Over a miniscule three months, we have seen the launch of high-end Android devices from multiple manufacturers, a rebranded BlackBerry, multiple updates to familiar Android skins, and I'm enthralled by my choices. Google's Android is basking in the spotlight as the number one competitor while iOS demands the unparalleled patience until its launch date later this year. Even BlackBerry has taken the arena by surprise and launched two respectable opponents, and its a valiant effort. In short, Apple’s prefix of familiarity and simplicity have outweighed their welcome against the competition. I feel like one of Deadmau5’s 48-bar introductions in a world of Brostep.
I recently outlined Android's prowess as the world's most popular mobile operating system, and how their new head, Sundar Pichai, has a daunting task ahead of him to keep the ball rolling. Android has been gaining ground on competing operating systems for quite a while. Whether Google has plateaued or not is surely debatable, but I'm positive when I say Google's Android has never been in a better position to the competition.
A few days ago, Phil Schiller took Twitter by storm and denounced Android on many fronts. Among the topics were laggy performance and lackluster updates to devices running the Android OS. Since then, Apple has taken a bullish approach by dedicating an entire webpage to why iPhone is the best choice.
This is an Apple marketing tactic that familiarly pitches iPhone and iOS 6’s advantages against competing devices and softwares. This is not a new tactic for Apple. We’ve seen Apple form a strong defense against critics of their products by fronting with a strong offense before, but what’s new about Apple’s “Why iPhone” webpage is its lack of firepower and relevant arguments.
Apple has long advocated for their ecosystem and simplicity; iOS prides itself on this. There is nothing wrong with the approach, and it’s a strong argument against the open source Android operating system. However, where Apple fails to garner attention as an alternative to the LG Optimus Pro G’s and HTC One’s of 2013 is in its reasoning. They’re firing blanks when the competition is unleashing hollow points.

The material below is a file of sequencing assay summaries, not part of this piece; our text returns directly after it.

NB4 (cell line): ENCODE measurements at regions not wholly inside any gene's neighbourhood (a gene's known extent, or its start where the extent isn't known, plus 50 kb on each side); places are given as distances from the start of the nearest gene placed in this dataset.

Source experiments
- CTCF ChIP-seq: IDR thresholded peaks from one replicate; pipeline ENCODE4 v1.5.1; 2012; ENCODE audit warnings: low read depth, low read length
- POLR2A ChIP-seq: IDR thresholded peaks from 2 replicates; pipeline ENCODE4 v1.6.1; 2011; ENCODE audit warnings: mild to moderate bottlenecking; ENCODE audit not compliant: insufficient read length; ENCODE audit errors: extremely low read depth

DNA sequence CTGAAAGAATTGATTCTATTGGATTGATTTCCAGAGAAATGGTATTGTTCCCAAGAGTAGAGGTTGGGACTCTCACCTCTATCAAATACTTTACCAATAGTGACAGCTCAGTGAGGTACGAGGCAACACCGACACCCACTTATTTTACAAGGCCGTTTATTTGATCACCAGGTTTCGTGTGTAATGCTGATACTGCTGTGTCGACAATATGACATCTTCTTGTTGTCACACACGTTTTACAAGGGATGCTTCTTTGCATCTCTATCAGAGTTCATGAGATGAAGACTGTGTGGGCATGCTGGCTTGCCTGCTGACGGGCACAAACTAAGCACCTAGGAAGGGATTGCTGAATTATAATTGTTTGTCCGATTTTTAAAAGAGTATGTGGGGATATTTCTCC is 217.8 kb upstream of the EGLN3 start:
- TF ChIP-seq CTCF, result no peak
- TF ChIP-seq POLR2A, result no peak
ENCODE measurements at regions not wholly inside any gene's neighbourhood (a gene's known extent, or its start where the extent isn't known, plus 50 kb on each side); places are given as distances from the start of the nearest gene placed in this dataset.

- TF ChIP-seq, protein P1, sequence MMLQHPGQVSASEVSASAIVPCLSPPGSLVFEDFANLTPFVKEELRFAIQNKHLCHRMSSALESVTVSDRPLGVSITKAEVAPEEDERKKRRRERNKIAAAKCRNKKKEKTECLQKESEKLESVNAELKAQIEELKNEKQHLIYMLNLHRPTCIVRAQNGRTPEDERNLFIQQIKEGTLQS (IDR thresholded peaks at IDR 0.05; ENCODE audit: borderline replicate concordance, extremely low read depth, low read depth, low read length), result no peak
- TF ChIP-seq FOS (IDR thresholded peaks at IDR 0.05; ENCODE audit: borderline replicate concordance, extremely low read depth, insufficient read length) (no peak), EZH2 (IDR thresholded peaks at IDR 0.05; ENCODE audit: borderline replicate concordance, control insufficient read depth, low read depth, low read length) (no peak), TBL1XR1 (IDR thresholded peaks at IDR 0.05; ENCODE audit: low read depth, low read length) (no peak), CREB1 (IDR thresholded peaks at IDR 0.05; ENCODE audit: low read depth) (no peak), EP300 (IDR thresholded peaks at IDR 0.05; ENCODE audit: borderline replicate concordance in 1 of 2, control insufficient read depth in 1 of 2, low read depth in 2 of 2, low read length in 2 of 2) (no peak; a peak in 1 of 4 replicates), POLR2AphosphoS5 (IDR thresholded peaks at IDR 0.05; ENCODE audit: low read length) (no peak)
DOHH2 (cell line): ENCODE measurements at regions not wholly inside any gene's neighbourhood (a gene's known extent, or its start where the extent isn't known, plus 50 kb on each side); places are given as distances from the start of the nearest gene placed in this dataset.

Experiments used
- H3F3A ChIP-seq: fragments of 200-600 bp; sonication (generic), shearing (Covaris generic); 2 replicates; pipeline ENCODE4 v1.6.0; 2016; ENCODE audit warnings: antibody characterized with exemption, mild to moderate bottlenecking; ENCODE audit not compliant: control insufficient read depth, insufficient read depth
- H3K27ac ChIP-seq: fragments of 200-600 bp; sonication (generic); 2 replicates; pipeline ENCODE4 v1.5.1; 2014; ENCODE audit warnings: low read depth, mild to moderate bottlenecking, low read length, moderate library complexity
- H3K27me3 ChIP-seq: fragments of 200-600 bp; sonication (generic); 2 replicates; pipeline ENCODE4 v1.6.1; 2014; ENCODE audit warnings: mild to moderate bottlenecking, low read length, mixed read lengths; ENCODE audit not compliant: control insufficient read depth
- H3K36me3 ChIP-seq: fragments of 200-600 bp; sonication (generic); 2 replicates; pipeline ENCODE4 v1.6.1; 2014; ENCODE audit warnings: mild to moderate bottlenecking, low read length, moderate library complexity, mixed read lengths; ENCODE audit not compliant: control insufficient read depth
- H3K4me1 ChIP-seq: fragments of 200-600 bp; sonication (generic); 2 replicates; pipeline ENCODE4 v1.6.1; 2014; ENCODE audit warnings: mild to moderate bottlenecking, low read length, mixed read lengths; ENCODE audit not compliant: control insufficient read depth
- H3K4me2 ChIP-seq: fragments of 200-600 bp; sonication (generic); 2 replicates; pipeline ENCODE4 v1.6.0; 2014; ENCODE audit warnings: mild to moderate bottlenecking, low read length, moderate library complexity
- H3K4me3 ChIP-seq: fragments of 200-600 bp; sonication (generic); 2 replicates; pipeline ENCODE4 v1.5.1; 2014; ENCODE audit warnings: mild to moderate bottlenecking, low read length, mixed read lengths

Apple’s press conference is due in the next few months. Fans of the fruit company are as giddy as ever, but naysayers are justified. There has never been a better time for a press conference to combat Andy, the Android.
Apple’s iOS is a familiar foe. I have a long history with Apple’s iPhone’s and MacBooks. I can comfortably argue iOS as the epitome of an ecosystem. Though Project Butter helped Android, I prefer the fluidity of iOS. The iconic home screen that we love to hate might be boring, but it’s effective. And the synchronization between Apple’s devices running iOS is unparalleled through iCloud. What’s most surprising, however, is Apple’s lack of understanding of this year’s discussions. Apple’s ecosystem may be unparalleled on many fronts, but it’s upsetting to see them loft on such a medieval offense against Android. Attention to detail, the Retina display, and LTE are arguments that are embarrassingly simple defenses. I expect Apple to set the bar high like the original iPhone, not talk down the competitors with uneducated irrationality.
The “Why iPhone?” homepage shows consumers the benefits of iPhone against everything else. It’s safe to say that Apple is pitching iOS against Google’s Android. Here are the 12 reasons listed on Apple's "Why iPhone?" web page, followed by some rationality.
- iPhone has received eight straight J.D. Power and Associates awards for customer satisfaction.
- Every detail has been considered.
You have had the time to consider them.
- Only iPhone has the Retina display.
That’s tried, tested, and trademarked.
- Great battery life. Without a great big battery.
Why wouldn’t you want a bigger battery? Look at the Galaxy S 4's 5-inch display and 2,600mAH in a 7.9mm chassis.
- The A6 chip is powerful but not power hungry.
Could this be due to the smaller 4-inch Retina display?
- iPhone gives you ultrafast wireless and LTE.
LTE = 2011.
- The world's most popular camera.
It's not a popularity contest. Apple could have argued their camera's optics instead.
- Millions of ways to be entertained. From one trusted source.
I believe this to be the strongest argument to purchase an iPhone.
- iOS 6. The world's most advanced mobile operating system.
There's a reason they mention this towards the bottom.
- Only iPhone has Siri. Your wish is its command.
Google Now answers before the question.
- iCloud puts your content on all your devices.
- iPhone comes with something unique: support from real people.
Not all people are geniuses, Apple.
In summary, Apple is on the 12 step program. They’ve made steady progress by admitting the problem, but it’s going to take more than faith to get back to where they were in life.
What do you think of Apple's counterattack? Are their arguments valid, or should they be judged harshly?
Image via iMore.